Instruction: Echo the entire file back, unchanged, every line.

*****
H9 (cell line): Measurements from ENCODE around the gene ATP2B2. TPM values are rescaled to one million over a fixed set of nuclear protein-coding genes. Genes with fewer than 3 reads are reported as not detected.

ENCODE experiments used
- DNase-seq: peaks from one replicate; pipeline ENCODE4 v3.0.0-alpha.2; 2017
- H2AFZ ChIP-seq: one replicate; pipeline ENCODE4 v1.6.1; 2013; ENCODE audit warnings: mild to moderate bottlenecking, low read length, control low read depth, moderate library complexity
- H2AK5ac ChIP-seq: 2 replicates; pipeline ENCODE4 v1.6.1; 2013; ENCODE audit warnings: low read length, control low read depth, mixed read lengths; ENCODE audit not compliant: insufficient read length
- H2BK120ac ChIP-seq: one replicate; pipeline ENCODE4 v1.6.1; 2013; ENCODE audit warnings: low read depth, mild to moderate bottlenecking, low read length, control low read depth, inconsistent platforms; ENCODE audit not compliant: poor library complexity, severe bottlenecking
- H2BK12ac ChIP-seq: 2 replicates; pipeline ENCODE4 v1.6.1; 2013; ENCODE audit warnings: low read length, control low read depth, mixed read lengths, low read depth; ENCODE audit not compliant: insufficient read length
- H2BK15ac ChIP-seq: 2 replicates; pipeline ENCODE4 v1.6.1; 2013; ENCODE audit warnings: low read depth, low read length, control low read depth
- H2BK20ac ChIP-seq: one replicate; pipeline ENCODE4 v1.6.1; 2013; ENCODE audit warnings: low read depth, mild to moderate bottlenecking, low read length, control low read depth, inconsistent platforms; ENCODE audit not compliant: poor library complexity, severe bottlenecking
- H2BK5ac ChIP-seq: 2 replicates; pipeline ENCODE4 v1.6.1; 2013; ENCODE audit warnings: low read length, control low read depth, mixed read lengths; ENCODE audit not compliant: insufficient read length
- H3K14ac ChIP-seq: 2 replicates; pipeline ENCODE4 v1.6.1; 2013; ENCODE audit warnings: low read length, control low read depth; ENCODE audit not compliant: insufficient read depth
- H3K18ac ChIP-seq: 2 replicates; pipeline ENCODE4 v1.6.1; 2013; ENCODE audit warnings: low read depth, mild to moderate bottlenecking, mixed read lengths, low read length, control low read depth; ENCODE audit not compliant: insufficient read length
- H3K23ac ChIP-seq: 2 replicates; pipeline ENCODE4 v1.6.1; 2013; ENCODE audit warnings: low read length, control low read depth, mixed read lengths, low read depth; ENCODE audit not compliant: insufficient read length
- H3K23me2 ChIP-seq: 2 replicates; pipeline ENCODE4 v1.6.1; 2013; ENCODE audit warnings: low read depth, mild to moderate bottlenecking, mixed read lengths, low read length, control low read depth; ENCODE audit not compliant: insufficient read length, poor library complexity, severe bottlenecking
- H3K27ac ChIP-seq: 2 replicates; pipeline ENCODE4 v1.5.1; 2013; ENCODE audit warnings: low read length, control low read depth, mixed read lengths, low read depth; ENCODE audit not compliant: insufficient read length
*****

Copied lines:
H9 (cell line): Measurements from ENCODE around the gene ATP2B2. TPM values are rescaled to one million over a fixed set of nuclear protein-coding genes. Genes with fewer than 3 reads are reported as not detected.

ENCODE experiments used
- DNase-seq: peaks from one replicate; pipeline ENCODE4 v3.0.0-alpha.2; 2017
- H2AFZ ChIP-seq: one replicate; pipeline ENCODE4 v1.6.1; 2013; ENCODE audit warnings: mild to moderate bottlenecking, low read length, control low read depth, moderate library complexity
- H2AK5ac ChIP-seq: 2 replicates; pipeline ENCODE4 v1.6.1; 2013; ENCODE audit warnings: low read length, control low read depth, mixed read lengths; ENCODE audit not compliant: insufficient read length
- H2BK120ac ChIP-seq: one replicate; pipeline ENCODE4 v1.6.1; 2013; ENCODE audit warnings: low read depth, mild to moderate bottlenecking, low read length, control low read depth, inconsistent platforms; ENCODE audit not compliant: poor library complexity, severe bottlenecking
- H2BK12ac ChIP-seq: 2 replicates; pipeline ENCODE4 v1.6.1; 2013; ENCODE audit warnings: low read length, control low read depth, mixed read lengths, low read depth; ENCODE audit not compliant: insufficient read length
- H2BK15ac ChIP-seq: 2 replicates; pipeline ENCODE4 v1.6.1; 2013; ENCODE audit warnings: low read depth, low read length, control low read depth
- H2BK20ac ChIP-seq: one replicate; pipeline ENCODE4 v1.6.1; 2013; ENCODE audit warnings: low read depth, mild to moderate bottlenecking, low read length, control low read depth, inconsistent platforms; ENCODE audit not compliant: poor library complexity, severe bottlenecking
- H2BK5ac ChIP-seq: 2 replicates; pipeline ENCODE4 v1.6.1; 2013; ENCODE audit warnings: low read length, control low read depth, mixed read lengths; ENCODE audit not compliant: insufficient read length
- H3K14ac ChIP-seq: 2 replicates; pipeline ENCODE4 v1.6.1; 2013; ENCODE audit warnings: low read length, control low read depth; ENCODE audit not compliant: insufficient read depth
- H3K18ac ChIP-seq: 2 replicates; pipeline ENCODE4 v1.6.1; 2013; ENCODE audit warnings: low read depth, mild to moderate bottlenecking, mixed read lengths, low read length, control low read depth; ENCODE audit not compliant: insufficient read length
- H3K23ac ChIP-seq: 2 replicates; pipeline ENCODE4 v1.6.1; 2013; ENCODE audit warnings: low read length, control low read depth, mixed read lengths, low read depth; ENCODE audit not compliant: insufficient read length
- H3K23me2 ChIP-seq: 2 replicates; pipeline ENCODE4 v1.6.1; 2013; ENCODE audit warnings: low read depth, mild to moderate bottlenecking, mixed read lengths, low read length, control low read depth; ENCODE audit not compliant: insufficient read length, poor library complexity, severe bottlenecking
- H3K27ac ChIP-seq: 2 replicates; pipeline ENCODE4 v1.5.1; 2013; ENCODE audit warnings: low read length, control low read depth, mixed read lengths, low read depth; ENCODE audit not compliant: insufficient read length